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Current Pharmaceutical Design


ISSN (Print): 1381-6128
ISSN (Online): 1873-4286

Review Article

Repositioning the Old Fungicide Ciclopirox for New Medical Uses

Author(s): Tao Shen and Shile Huang

Volume 22, Issue 28, 2016

Page: [4443 - 4450] Pages: 8

DOI: 10.2174/1381612822666160530151209

Price: $65


Background: Ciclopirox (CPX) has been used as an antifungal agent in various formulations to treat superficial fungal infection for decades. Its effectiveness and safety in treatments have been demonstrated by multiple studies. Methods: Here we briefly summarize the pharmacological and toxicological properties of CPX as an antifungal agent, the new medical uses of CPX, as well as the correspondent molecular mechanisms. Results: Increasing evidence has demonstrated that CPX is able to inhibit tumor growth, ameliorate diabetes and its complications, prevent human immunodeficiency virus (HIV) infection, and improve age-associated cardiovascular defects. Interestingly, its antifungal activity and all those newly observed effects are more or less related to its capability of chelating iron and interfering with the related signaling pathways. Mechanistically, CPX is capable of modulating the activities of certain enzymes or signaling pathways, such as ribonucleotide reductase (RR), deoxyhypusine hydroxylase (DOHH)/eukaryotic translation initiation factor 5A (eIF5A), Wnt/ β-catenin, hypoxia-inducible factor-1α (HIF-1 α)/vascular endothelial growth factor (VEGF), vascular endothelial growth factor receptor 3 (VEGFR-3)/extracellular signal-regulated protein kinases 1/2, mammalian target of rapamycin, and cyclin dependent kinases (CDKs). Most of these activities are related to its chelation of iron. Conclusion: CPX, as an antifungal agent, may be repositioned for treatment of cancer and other human diseases.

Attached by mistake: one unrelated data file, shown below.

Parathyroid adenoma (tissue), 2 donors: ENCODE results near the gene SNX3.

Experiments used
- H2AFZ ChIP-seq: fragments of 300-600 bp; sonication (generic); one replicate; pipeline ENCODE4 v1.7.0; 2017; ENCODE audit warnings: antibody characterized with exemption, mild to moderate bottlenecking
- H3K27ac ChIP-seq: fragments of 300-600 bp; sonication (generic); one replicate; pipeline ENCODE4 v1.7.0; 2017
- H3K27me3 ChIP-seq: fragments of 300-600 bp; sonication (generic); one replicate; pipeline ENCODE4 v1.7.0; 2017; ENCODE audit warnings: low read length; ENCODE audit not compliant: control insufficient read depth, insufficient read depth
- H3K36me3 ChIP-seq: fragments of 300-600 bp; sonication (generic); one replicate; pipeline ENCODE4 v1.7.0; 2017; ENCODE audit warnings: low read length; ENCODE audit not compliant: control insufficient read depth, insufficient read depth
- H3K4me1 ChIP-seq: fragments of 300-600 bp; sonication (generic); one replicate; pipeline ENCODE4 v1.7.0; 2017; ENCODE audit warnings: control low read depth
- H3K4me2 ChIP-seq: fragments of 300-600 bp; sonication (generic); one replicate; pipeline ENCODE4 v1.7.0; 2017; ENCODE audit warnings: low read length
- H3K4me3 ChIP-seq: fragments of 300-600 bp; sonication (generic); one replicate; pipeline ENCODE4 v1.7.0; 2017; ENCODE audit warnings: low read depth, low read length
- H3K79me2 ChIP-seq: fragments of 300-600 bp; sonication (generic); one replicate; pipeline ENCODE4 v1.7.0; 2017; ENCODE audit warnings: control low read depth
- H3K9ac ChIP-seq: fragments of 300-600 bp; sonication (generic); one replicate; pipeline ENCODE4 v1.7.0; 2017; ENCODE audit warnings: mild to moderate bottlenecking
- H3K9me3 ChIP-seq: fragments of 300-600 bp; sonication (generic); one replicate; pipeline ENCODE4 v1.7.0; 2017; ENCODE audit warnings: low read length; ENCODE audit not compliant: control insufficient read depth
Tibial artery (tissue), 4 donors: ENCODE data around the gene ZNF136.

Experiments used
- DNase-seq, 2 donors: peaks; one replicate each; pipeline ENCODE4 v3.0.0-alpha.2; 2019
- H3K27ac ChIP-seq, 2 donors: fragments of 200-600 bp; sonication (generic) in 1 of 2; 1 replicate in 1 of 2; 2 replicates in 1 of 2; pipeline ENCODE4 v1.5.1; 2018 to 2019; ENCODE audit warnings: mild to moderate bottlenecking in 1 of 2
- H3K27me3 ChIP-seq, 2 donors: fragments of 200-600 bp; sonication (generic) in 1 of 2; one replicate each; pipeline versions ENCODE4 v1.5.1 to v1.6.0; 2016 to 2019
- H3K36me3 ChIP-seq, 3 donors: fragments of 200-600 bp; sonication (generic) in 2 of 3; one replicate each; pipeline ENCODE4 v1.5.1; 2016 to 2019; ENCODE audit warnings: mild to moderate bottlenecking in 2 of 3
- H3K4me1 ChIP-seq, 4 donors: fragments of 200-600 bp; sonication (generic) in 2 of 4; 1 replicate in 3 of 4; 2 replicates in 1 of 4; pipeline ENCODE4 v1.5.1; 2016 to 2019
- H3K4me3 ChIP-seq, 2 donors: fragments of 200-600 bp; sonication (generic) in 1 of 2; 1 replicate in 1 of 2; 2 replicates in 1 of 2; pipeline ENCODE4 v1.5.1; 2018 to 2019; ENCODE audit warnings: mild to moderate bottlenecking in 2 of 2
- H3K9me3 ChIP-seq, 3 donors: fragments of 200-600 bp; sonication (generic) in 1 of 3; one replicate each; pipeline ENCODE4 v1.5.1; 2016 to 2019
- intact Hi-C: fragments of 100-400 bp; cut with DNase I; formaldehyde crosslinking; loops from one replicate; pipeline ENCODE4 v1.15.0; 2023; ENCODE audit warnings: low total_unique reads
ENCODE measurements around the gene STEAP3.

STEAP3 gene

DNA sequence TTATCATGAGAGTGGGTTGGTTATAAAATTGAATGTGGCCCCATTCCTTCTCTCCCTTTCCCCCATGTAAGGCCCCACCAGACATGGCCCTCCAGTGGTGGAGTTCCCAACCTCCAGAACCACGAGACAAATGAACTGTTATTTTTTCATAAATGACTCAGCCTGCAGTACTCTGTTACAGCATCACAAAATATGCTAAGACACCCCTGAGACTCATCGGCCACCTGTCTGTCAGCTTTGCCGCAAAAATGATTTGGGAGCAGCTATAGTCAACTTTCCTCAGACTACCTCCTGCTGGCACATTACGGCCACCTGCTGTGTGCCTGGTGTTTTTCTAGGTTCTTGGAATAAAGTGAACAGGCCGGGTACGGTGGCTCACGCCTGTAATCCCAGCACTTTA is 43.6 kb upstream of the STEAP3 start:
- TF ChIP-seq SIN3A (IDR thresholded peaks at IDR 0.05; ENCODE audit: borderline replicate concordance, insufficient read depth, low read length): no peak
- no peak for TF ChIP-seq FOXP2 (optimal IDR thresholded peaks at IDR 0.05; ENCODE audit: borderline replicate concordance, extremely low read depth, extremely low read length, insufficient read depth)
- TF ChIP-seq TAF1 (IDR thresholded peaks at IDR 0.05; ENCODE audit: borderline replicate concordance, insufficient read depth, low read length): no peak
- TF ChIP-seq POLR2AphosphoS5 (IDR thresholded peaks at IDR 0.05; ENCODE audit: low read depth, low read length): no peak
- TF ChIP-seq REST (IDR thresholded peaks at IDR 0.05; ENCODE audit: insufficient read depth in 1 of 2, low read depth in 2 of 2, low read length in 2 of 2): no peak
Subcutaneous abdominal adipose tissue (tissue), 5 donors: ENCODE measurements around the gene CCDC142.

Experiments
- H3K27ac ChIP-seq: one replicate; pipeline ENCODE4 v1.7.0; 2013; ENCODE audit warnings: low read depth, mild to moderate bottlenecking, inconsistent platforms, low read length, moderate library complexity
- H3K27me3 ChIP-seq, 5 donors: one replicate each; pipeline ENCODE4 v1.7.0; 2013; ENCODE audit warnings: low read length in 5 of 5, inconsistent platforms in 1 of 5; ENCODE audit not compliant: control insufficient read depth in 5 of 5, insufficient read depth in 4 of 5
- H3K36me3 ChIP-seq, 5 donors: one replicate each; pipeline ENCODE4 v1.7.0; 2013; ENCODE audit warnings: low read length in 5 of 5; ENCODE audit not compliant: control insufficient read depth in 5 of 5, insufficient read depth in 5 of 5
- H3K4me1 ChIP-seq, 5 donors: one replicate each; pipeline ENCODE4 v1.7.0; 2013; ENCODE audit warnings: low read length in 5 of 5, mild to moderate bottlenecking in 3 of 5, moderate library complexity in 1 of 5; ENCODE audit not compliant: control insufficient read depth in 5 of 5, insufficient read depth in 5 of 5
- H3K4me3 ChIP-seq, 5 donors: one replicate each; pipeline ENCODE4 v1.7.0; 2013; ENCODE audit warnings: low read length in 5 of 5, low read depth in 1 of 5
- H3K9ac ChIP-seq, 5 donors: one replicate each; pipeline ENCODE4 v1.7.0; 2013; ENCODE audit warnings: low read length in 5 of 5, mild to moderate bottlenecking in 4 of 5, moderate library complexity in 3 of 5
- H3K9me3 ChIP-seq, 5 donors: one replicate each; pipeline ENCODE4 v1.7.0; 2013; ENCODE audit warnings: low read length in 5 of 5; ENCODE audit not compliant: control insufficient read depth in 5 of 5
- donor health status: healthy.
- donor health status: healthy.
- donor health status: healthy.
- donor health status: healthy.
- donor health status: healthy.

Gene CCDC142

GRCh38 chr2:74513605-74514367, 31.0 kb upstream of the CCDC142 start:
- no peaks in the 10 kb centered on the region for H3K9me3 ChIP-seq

Keywords: Ciclopirox, iron chelator, fungicide, cancer, diabetes, HIV.

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